There are fewer fireplaces after every significant earthquake. Removal of a damaged chimney is probably more practical than repair, particularly if the fireplace does not get much use anyway. Wood stoves sometimes get removed simply because they are in the way. Modern building codes forbid their return once they are gone, and also forbid them in new construction.
The few surviving fireplaces and wood stoves do not get used as regularly as they used to. It seems that no one is around the home long enough to tend to a fire. Orchards that provided so much affordable firewood as they were being removed for urban development are gone now. The outskirts of town, where trees and woodlots might be found, are now more than a short drive away.
Firewood can still be purchased from tree service businesses that must dispose of the wood that their work generates. Because such firewood is a byproduct of urban forestry, it is an unpredictable mix of all sorts of urban trees, and must be procured early in the year to be seasoned by autumn and winter. It is now much too late to purchase green firewood for this winter.
Almost all types of urban firewood are comparable to more traditional types. A few types deposit more residue in chimneys, so that chimneys need to be cleaned more frequently. Firewood from woodlots can be surprisingly more expensive; but it burns cleaner, and is already seasoned. Many woodlots would be pleased to deliver firewood that is ready to burn now.
Firewood is perishable, so only slightly more than enough for one year should be procured annually. Any leftovers can rot if left out in the weather too long. Firewood last longer in a shed or garage, but takes up too much space, and can be attractive to rodents.
Synthetic logs from the supermarket happen to be more efficient than real wood, and do not need to be seasoned. A single log burns longer and cleaner than a few real logs, and produces as much heat. However, they are individually very expensive, and are just not the same as real firewood.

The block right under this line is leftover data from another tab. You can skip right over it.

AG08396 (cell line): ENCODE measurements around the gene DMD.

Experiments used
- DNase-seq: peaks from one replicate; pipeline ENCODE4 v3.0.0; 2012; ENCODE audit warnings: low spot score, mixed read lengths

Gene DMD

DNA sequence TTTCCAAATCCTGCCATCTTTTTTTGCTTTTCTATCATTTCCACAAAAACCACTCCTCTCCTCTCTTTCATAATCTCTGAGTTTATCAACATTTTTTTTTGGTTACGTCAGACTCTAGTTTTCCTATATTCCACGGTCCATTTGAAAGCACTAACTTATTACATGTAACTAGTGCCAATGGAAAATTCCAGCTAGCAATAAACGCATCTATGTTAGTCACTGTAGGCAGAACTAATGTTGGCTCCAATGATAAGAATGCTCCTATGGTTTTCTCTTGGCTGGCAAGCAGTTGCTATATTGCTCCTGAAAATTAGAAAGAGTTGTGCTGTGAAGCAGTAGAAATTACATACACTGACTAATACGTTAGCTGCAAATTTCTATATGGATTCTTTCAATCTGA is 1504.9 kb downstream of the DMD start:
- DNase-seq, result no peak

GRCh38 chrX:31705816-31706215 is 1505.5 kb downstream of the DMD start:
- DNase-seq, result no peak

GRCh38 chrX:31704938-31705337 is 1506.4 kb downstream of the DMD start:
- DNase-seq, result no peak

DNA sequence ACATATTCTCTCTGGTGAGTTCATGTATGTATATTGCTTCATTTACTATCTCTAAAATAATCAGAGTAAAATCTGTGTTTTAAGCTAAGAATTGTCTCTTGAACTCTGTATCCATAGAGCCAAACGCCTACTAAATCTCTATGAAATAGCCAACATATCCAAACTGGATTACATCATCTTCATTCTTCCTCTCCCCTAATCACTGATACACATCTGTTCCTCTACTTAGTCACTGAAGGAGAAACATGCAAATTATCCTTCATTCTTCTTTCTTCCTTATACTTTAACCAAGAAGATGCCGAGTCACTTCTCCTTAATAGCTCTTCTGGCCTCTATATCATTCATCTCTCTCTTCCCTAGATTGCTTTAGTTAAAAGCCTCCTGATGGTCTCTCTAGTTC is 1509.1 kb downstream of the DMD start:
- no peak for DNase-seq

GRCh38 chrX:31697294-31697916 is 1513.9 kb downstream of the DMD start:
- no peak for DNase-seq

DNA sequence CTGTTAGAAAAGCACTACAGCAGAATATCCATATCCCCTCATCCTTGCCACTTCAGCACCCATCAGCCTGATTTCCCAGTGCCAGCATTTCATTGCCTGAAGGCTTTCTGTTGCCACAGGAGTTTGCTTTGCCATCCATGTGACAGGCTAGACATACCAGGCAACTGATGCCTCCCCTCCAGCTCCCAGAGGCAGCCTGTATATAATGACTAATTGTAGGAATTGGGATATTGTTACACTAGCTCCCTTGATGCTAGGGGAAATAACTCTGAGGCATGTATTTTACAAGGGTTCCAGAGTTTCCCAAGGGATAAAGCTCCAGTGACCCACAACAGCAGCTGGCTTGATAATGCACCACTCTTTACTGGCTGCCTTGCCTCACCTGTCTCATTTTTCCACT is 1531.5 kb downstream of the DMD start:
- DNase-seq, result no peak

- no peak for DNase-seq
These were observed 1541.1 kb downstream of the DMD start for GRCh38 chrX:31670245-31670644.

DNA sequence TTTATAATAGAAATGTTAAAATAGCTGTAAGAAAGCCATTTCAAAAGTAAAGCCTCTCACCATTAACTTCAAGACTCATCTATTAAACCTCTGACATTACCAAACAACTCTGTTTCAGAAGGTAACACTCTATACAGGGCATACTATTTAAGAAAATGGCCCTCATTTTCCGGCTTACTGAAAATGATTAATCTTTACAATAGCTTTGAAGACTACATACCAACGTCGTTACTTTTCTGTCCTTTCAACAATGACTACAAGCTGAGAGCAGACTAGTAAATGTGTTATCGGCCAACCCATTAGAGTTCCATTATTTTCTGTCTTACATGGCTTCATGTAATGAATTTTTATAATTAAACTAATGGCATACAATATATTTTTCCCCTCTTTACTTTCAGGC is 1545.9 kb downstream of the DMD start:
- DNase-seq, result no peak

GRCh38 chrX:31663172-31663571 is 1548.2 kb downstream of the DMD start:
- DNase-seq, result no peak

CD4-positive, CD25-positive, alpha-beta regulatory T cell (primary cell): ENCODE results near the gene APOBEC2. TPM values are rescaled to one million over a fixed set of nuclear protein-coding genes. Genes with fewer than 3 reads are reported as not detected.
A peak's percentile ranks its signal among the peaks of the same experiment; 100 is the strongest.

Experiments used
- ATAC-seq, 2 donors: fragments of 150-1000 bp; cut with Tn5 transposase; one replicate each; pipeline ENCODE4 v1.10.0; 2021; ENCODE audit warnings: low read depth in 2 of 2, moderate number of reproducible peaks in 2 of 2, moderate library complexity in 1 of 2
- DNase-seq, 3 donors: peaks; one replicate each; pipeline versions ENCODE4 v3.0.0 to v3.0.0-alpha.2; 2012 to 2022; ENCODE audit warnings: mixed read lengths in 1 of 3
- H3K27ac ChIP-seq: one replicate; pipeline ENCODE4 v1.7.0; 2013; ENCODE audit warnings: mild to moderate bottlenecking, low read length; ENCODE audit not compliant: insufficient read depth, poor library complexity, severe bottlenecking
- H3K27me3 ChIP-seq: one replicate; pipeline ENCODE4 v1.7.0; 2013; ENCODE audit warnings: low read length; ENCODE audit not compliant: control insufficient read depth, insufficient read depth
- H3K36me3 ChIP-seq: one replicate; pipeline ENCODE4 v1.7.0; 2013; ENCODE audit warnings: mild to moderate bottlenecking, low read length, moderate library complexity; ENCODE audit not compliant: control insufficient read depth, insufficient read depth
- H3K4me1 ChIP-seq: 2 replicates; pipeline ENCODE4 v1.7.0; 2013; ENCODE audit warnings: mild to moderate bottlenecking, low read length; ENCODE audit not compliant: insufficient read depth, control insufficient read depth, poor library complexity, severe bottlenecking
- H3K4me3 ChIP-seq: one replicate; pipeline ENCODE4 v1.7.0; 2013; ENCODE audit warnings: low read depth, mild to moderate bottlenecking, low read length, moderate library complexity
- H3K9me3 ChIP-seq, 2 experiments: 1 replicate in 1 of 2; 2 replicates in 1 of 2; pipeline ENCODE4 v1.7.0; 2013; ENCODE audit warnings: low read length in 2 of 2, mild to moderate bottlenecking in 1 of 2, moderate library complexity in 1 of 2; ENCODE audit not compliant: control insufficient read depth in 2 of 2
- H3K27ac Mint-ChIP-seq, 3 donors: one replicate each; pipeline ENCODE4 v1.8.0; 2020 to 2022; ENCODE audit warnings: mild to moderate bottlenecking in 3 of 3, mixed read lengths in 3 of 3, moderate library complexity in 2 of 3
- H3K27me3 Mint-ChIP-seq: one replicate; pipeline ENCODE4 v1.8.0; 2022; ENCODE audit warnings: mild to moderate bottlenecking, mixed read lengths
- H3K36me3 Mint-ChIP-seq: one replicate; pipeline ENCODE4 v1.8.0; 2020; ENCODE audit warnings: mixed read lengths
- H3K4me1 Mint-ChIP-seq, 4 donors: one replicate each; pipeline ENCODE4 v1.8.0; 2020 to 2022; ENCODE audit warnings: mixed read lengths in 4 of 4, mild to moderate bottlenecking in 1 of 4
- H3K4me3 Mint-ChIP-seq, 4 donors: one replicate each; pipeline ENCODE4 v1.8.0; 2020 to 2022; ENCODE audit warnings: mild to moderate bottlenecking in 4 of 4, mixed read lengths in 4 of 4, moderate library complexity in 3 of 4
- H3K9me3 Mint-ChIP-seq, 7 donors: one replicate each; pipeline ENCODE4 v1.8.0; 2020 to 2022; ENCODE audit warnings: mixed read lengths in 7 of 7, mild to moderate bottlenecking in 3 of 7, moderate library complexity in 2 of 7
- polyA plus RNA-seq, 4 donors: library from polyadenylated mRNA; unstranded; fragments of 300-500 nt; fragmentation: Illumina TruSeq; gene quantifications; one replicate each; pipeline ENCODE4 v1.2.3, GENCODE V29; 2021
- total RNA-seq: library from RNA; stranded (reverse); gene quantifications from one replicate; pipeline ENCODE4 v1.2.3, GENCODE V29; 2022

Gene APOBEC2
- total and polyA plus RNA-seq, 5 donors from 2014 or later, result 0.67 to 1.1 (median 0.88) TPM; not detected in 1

There are many reasons why fireplaces and their chimneys are not such a safety concern like they were decades ago. Only a few modern homes are even equipped with them. Installation of a new fireplace is outlawed in many municipalities, even if a fireplace gets damaged by an earthquake, and should be replaced. Urban sprawl has replaced almost all of the orchards and woods that once supplied affordable fuel.
Most of the few fireplaces and wood stoves that still get used are safer because their chimneys are outfitted with spark arrestors. Also, most combustible cedar roofs have been replaced by non-combustible roofing material. Nonetheless, chimneys can sometimes get overwhelmed by potentially combustible vegetation. Trees, large shrubbery and vines might need to be pruned for adequate clearance from the heat.
Vines like ivy, Boston ivy and creeping fig are sometimes allowed to climb chimneys because they do not damage bricks as easily as they damage painted surfaces. However, they can easily grow over the top of a chimney. Aggressive vines generate significant volumes of vegetation, and can accumulate even more from nearby trees. Because they are directly over chimney exhaust, they ignite as soon as a fir is lit below.